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The 101 Dalmatians Musical & The Phantom of the Opera

Two shows on the Broadway Across America tour are coming to South Florida over the 2009 holidays, and each is a perennial favorite. “The Phantom of the Opera” begins a four-week run at the Broward Center Dec. 23, and “The 101 Dalmatians Musical” begins its five-day run at the Arsht Center Dec. 30.

With music by Andrew Lloyd Webber, “Phantom” tells the story of a masked figure who lurks beneath the Paris Opera House and his obsessive love for innocent young soprano Christine. With worldwide grosses estimated at $5 billion, it is the longest-running show in Broadway history and has played in more than 124 cities around the world.

In this production, the longest-running Raoul (Christine’s boyfriend) in American history, Tim Martin Gleason (he’s played Raoul more than 2,600 times over seven years), has donned the iconic cape to play the Phantom.

“I started as a Phantom cover pretty much right away, so I’ve always been familiar with the role,” Gleason said. “The first Phantom for me was Ted Keegan, who sings the daylights out of the show. When I heard him sing I knew where I wanted to go with it vocally, but the creators of the show are supportive of me making the role my own, because it’s very open for interpretation.”

At times Gleason’s interpretation may depend on the audience. “There is a living, breathing energy in the theatre that affects your performance,” Gleason said. “Yes, the role is the role, but there’s also a give and take that exists between different audiences. I can play with the character constantly, and a lot depends on the energy I get from the audience.”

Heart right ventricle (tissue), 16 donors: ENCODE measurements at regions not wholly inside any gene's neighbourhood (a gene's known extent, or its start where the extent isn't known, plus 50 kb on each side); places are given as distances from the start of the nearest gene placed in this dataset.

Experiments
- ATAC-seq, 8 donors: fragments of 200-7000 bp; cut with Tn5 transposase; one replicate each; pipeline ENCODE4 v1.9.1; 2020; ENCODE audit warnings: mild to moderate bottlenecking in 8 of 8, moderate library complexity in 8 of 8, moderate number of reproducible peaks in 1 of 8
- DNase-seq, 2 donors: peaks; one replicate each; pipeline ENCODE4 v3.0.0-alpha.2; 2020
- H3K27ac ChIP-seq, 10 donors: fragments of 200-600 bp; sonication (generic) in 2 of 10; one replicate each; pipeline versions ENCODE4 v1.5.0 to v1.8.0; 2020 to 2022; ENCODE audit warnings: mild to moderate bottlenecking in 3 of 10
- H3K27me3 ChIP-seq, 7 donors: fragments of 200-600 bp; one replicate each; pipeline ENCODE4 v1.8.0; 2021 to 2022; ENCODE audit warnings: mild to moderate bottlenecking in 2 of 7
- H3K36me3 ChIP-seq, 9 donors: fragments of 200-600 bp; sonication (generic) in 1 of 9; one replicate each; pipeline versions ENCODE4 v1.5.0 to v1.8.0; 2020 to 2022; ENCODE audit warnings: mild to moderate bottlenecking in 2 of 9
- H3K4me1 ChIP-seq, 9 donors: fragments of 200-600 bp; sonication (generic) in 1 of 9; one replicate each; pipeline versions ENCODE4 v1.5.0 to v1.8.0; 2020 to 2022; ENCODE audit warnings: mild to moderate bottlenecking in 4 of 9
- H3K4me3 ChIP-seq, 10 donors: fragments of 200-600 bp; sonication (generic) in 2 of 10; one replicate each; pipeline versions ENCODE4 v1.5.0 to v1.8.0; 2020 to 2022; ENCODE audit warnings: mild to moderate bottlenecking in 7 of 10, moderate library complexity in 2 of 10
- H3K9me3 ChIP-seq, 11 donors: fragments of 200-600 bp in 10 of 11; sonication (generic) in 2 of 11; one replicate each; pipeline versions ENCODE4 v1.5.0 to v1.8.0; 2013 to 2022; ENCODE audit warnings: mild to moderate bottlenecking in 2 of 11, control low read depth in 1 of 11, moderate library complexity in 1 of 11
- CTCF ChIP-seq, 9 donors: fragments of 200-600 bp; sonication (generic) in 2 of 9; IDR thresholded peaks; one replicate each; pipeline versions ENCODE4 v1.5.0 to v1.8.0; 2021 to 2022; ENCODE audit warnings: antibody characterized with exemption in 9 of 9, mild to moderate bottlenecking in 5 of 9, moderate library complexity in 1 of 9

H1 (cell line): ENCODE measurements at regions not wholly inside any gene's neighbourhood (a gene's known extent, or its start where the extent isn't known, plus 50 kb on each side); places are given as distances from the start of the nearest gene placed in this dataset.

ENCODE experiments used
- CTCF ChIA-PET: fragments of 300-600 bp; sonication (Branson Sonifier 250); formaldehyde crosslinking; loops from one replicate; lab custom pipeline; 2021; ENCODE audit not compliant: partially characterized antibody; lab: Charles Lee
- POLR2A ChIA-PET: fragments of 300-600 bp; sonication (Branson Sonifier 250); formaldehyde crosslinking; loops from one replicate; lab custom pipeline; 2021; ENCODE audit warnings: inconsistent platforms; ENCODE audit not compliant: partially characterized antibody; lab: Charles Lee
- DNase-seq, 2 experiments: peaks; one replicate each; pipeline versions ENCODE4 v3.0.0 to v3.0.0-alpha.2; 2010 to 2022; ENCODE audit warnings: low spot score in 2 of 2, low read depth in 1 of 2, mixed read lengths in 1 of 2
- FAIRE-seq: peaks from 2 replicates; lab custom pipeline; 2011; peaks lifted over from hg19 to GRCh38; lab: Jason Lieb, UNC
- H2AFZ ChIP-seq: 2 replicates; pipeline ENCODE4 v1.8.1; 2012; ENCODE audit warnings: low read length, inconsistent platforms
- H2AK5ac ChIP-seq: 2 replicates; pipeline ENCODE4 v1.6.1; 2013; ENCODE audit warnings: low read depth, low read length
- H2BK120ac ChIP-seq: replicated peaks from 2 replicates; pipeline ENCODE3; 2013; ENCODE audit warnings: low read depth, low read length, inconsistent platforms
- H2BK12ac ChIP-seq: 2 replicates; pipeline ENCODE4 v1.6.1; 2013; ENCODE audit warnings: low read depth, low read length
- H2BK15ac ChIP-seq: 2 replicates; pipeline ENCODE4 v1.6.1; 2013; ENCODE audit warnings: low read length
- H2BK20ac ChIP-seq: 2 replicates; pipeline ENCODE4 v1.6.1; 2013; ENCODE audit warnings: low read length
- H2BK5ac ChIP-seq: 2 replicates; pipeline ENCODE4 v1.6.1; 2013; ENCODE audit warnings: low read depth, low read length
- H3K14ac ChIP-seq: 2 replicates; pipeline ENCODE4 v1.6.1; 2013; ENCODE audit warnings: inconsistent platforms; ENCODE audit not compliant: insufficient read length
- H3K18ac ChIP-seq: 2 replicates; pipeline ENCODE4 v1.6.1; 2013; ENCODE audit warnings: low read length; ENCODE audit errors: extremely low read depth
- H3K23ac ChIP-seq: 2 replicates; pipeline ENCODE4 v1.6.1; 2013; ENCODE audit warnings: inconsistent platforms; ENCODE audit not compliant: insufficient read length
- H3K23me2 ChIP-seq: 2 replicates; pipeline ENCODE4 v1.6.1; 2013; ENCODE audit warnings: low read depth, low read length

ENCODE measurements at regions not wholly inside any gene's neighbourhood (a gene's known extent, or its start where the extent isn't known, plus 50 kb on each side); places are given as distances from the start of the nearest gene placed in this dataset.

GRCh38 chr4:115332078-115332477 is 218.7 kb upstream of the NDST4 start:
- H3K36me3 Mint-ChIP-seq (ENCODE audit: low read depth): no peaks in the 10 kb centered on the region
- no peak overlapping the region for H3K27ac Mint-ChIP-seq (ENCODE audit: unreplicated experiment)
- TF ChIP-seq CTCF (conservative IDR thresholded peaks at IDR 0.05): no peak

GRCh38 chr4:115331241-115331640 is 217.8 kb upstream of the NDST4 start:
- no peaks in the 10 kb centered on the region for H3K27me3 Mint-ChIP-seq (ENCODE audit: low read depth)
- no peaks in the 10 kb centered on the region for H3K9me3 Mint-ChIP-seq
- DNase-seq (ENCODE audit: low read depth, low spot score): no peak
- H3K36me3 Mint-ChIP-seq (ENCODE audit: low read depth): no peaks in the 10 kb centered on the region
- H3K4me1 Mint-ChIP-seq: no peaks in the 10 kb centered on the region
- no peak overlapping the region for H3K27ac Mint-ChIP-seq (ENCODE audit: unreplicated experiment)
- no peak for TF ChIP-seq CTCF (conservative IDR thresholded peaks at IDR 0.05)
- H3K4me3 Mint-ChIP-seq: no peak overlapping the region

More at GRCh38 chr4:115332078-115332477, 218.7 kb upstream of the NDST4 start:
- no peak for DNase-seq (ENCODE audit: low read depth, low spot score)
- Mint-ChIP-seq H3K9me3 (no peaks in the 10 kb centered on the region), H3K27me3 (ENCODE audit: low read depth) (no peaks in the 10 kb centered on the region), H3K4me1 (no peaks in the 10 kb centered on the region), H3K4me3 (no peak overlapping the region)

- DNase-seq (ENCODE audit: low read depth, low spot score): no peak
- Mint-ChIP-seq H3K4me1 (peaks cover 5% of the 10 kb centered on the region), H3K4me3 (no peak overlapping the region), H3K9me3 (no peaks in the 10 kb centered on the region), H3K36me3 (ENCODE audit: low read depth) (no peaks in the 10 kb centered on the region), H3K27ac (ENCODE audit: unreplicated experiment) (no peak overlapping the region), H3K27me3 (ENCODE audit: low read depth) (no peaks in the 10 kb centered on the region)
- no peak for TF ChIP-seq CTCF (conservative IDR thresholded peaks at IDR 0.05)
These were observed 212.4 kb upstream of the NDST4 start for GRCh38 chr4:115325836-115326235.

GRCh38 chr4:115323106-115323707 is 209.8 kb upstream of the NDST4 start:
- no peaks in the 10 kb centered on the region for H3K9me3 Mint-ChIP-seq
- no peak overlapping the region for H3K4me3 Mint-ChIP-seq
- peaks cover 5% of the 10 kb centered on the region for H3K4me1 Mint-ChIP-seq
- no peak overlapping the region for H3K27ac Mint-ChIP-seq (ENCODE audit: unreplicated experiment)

Is it possible for the audience to notice these changes?

“Obviously, if you saw the show repeatedly in a short period of time, you would notice,” Gleason said. “But the true answer is that if you see a show and it feels alive and breathing, then I can guarantee you people are tweaking it. I don’t care how good an actor you are, it’s impossible to keep it fresh and exciting if you just do it like a machine.”

Rachel York, who plays villainess Cruella De Vil in “The 101 Dalmatians Musical,” agrees.

“It’s a live performance, and an audience is a part of the performance,” York said. “As an actor we strive to be in the moment. Every night you discover new things about your character, what’s happening. Something might happen on stage and the audience gets it and you add that to the performance, and it might become permanent in the show after that.”

One challenge York faces is wearing stilts.

“The show is told from the dogs’ perspective, so stilts was a way to differentiate between the people in the show, the actors playing dogs, and the 15 real rescue dogs who appear in the show,” York said.

One might think that Cruella, who kidnaps Dalmatians for their furs only to get her comeuppance when the dogs fight back, would be a difficult challenge for the animal-loving York, but York is quick to separate fantasy from reality.
“It’s all in good fun, right?” York said. “I have a great affinity for the character, but I don’t like to have people around me who don’t enjoy animals. I enjoy how ridiculously over the top and self-centered she is, and she’s fun to play. I normally only show my light side to the world, so it’s wonderful to be in a nice environment and play evil so I can get all the aggression out of me.”

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